Rowdy did well in his crate at first. Then one day he shoved the crate door open as it was closing and tried to duck under the bed. Once retrieved, he snarled and bared his fangs as he went back into the crate. The crate situation worsened and it became increasingly difficult to crate Rowdy. He would turn quickly, snapping and snarling, trying to push open the crate door. It soon became impossible to remove his leash or even have a hand in the crate. Away from the crate he still remained a gentle and manageable dog. But the worst episode of Rowdy's behavior and the turning point in his rescue was yet to happen.
It began when Rowdy was leaving for his daily walk. Rowdy stopped and tried to mark a door frame. Believing Rowdy would follow the leash, Dan called to him and kept walking. The tightened leash angered Rowdy instantly and he growled a warning. Loose in the yard a few moments later, Rowdy suddenly charged Dan from behind. Lynne screamed a warning as Rowdy raced toward Dan with ruff and hackles stiffly raised. When Rowdy reached Dan he reared up, placed his paws on Dan's shoulders, and roared at the back of Dan's head. It was a tense few moments as Rowdy tested his own dominance. Then suddenly it was over just as quickly as it began.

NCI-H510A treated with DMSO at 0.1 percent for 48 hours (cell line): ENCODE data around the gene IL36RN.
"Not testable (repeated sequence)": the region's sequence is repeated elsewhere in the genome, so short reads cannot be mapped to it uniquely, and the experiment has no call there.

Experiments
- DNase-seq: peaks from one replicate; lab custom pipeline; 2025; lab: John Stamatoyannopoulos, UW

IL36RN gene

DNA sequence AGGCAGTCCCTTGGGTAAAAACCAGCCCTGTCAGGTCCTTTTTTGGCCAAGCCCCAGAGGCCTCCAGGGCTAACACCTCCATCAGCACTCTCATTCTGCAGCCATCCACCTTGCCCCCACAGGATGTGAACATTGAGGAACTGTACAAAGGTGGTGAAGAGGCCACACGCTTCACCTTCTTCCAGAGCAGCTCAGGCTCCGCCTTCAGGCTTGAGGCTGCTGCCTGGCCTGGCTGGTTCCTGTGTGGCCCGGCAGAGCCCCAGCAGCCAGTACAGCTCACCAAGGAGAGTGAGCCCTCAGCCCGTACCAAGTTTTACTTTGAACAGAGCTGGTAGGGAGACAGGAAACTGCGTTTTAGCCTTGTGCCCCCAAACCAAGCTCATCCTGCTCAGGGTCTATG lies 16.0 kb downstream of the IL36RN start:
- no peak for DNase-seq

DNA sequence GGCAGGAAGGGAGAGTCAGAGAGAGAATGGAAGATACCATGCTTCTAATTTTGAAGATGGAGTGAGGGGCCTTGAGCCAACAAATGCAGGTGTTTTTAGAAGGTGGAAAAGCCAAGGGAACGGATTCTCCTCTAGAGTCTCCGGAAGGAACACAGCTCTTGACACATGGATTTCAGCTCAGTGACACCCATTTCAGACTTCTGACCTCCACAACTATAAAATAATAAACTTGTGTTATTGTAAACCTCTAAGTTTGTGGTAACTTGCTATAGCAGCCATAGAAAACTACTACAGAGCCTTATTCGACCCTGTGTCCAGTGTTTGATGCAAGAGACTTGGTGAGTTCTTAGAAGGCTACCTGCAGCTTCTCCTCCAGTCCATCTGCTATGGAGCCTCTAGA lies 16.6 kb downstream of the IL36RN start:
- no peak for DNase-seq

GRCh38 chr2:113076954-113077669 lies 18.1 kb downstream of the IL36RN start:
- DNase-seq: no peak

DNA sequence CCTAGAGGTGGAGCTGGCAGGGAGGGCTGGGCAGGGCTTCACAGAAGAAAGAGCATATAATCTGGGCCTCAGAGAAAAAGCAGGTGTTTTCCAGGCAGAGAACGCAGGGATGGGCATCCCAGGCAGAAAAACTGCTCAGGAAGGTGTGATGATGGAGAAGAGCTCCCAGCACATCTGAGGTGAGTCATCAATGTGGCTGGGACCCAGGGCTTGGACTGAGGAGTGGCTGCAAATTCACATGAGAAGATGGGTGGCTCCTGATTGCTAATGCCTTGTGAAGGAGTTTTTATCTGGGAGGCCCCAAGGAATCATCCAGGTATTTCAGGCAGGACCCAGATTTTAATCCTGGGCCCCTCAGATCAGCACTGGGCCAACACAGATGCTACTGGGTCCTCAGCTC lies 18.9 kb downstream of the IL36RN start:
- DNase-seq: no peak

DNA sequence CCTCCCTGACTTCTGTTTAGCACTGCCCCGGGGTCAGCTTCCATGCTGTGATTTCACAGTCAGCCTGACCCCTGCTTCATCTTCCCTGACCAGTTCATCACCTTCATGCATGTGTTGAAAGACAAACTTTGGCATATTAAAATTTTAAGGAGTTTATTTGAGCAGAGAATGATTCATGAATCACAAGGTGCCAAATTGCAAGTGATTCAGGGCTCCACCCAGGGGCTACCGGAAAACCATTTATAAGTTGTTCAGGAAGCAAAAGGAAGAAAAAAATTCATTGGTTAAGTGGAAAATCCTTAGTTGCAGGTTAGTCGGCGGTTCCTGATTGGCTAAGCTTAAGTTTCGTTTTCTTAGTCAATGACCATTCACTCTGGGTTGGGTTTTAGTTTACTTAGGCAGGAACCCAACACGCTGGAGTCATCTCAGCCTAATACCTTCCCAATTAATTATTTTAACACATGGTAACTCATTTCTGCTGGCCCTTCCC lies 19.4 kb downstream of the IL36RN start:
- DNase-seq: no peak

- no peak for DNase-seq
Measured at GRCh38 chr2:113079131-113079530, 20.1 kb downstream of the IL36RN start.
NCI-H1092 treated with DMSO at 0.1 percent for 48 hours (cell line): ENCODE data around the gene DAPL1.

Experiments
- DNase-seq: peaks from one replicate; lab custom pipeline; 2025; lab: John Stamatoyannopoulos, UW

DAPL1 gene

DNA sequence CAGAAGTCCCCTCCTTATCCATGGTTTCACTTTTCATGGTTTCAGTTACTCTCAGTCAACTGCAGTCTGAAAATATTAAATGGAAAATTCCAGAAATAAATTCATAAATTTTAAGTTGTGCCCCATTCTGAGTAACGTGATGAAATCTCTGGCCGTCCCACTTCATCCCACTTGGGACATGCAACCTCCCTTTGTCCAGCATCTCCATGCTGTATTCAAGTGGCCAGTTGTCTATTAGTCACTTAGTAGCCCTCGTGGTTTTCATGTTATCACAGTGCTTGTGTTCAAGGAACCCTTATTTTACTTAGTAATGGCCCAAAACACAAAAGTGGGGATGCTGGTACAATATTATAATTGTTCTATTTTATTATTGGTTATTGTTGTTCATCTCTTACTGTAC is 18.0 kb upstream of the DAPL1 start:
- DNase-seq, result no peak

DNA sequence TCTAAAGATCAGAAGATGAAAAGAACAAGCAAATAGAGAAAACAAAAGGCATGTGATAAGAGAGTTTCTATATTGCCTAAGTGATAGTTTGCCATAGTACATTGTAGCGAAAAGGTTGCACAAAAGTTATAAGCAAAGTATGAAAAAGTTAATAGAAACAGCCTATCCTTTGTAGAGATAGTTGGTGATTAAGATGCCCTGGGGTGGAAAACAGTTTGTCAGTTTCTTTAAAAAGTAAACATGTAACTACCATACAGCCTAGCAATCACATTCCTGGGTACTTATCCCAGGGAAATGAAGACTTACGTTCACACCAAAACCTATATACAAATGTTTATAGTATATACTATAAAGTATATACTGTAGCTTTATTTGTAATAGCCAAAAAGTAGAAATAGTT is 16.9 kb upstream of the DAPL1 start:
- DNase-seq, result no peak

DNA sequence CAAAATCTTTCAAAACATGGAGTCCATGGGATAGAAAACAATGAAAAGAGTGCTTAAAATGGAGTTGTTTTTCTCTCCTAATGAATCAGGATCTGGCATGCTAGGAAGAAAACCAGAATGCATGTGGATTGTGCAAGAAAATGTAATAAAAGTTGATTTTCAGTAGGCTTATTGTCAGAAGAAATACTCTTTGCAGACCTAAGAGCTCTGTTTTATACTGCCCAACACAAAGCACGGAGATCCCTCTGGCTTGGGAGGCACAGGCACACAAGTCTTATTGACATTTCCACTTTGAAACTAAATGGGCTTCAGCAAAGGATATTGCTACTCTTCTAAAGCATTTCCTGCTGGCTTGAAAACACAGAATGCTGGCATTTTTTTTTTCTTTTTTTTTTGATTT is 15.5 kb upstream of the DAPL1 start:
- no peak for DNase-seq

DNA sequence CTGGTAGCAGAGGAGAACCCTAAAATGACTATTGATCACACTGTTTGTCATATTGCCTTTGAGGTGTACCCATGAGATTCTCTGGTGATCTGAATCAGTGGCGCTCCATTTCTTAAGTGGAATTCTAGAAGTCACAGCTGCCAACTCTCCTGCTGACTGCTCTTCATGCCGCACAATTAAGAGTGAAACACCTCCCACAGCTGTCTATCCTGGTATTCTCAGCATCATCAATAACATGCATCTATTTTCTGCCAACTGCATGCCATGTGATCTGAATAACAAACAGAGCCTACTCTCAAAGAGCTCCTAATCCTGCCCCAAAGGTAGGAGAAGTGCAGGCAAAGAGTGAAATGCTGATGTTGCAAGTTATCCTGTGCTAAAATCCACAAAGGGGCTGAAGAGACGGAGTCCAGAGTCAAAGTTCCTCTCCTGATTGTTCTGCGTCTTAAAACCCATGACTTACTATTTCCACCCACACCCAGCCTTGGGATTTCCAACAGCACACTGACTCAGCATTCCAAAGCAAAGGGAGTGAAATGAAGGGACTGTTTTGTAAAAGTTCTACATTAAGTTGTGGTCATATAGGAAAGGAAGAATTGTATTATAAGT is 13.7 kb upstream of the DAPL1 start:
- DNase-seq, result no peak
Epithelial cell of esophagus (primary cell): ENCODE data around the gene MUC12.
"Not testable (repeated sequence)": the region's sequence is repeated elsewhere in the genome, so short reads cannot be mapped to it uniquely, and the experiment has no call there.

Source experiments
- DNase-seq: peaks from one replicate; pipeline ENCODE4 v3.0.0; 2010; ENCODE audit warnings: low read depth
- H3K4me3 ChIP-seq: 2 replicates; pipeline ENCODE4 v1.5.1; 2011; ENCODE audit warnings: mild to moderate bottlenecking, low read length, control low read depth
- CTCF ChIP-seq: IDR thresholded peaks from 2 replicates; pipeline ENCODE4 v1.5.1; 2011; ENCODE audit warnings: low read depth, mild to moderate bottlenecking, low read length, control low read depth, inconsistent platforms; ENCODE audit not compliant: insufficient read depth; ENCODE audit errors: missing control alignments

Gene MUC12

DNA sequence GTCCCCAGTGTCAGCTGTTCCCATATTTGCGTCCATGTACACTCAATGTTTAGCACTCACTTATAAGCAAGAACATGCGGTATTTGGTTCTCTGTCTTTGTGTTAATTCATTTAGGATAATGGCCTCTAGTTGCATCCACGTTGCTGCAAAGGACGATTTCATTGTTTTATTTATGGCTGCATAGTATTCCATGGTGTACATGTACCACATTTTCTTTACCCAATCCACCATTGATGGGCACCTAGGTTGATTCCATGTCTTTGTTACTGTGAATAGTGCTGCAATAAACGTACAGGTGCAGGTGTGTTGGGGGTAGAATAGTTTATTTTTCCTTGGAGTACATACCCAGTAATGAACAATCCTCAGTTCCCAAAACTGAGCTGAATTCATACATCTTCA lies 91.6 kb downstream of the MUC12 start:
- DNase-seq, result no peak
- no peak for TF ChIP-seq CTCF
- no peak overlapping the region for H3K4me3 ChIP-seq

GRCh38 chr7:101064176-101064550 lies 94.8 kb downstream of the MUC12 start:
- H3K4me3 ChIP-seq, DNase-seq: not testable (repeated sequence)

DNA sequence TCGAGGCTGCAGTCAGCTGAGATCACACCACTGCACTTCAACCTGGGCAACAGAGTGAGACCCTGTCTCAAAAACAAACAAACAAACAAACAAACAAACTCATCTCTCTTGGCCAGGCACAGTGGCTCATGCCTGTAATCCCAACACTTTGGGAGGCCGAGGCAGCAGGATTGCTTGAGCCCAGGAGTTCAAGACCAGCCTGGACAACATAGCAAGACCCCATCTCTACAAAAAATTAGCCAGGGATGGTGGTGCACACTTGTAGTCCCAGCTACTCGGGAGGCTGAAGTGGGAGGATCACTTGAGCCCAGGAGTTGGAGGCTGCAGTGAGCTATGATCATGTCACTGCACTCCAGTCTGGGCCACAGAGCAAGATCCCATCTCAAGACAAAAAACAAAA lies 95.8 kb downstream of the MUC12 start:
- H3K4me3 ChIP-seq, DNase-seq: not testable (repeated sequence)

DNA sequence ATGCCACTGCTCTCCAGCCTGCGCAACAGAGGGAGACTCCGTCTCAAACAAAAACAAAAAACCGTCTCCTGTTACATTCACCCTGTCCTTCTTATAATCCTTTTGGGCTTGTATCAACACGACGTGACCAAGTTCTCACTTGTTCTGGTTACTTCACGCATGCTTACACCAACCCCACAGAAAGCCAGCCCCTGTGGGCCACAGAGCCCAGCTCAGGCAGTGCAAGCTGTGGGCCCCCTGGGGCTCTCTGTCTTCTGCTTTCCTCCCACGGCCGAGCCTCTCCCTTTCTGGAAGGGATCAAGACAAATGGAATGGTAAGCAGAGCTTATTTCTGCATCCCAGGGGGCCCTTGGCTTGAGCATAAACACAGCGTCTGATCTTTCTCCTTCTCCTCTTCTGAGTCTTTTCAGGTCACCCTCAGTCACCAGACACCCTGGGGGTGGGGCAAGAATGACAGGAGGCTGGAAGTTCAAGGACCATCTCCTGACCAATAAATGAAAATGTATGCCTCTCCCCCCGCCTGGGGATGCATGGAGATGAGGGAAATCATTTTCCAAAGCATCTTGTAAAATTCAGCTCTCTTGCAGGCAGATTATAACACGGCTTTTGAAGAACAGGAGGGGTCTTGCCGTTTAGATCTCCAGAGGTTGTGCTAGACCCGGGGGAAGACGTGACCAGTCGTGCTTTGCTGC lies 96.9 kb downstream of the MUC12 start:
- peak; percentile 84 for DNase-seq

With Rowdy's health and strength improving, his aggression was escalating. His behavior was now completely unpredictable. Rowdy was a beautiful and intelligent dog. He would be sweet, affectionate and playful. But he could snap instantly into an aggressive and dangerous animal. Rowdy was a time bomb with an indefinable hair trigger. After consulting with other rescue workers, the vet staff and with a dog behavior and aggression specialist, it was decided to euthanize Rowdy.